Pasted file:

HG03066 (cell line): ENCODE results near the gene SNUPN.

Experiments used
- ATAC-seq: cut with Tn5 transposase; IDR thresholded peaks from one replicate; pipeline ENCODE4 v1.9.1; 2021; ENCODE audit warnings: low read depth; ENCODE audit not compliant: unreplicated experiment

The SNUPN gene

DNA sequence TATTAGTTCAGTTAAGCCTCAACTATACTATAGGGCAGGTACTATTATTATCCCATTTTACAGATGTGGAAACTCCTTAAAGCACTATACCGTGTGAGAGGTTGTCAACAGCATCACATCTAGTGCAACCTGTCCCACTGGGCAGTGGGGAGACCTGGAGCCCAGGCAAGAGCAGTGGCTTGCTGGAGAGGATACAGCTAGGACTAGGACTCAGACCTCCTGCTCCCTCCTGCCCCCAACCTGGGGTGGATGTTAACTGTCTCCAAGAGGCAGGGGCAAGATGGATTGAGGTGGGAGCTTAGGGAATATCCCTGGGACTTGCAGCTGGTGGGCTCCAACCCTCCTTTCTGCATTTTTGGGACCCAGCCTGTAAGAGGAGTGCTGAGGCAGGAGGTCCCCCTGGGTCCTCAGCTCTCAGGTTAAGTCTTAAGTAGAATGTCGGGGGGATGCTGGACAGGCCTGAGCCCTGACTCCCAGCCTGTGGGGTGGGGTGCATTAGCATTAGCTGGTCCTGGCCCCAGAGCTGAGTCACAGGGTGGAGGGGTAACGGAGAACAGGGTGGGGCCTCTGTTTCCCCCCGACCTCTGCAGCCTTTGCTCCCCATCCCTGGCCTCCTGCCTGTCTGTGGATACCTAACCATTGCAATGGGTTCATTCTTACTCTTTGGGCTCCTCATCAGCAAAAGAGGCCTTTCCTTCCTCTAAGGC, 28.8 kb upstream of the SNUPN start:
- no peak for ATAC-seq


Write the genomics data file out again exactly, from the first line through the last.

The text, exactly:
HG03066 (cell line): ENCODE results near the gene SNUPN.

Experiments used
- ATAC-seq: cut with Tn5 transposase; IDR thresholded peaks from one replicate; pipeline ENCODE4 v1.9.1; 2021; ENCODE audit warnings: low read depth; ENCODE audit not compliant: unreplicated experiment

The SNUPN gene

DNA sequence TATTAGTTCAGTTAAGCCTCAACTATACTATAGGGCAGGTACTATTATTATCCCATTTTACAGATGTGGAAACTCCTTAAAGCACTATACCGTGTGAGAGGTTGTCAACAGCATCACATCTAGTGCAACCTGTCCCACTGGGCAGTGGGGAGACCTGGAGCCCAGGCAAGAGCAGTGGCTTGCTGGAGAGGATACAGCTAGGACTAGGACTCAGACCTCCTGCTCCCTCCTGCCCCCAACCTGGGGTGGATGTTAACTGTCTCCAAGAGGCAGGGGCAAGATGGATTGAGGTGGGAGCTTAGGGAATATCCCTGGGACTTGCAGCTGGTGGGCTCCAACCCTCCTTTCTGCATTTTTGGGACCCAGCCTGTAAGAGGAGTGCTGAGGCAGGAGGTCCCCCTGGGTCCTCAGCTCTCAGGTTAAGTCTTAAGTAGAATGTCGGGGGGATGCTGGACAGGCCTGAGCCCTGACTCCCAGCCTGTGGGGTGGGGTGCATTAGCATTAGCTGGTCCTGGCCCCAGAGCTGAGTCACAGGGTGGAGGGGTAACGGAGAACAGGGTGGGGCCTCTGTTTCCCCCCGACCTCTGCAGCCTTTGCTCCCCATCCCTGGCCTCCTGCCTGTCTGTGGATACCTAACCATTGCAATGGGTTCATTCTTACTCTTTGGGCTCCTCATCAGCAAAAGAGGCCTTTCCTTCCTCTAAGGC, 28.8 kb upstream of the SNUPN start:
- no peak for ATAC-seq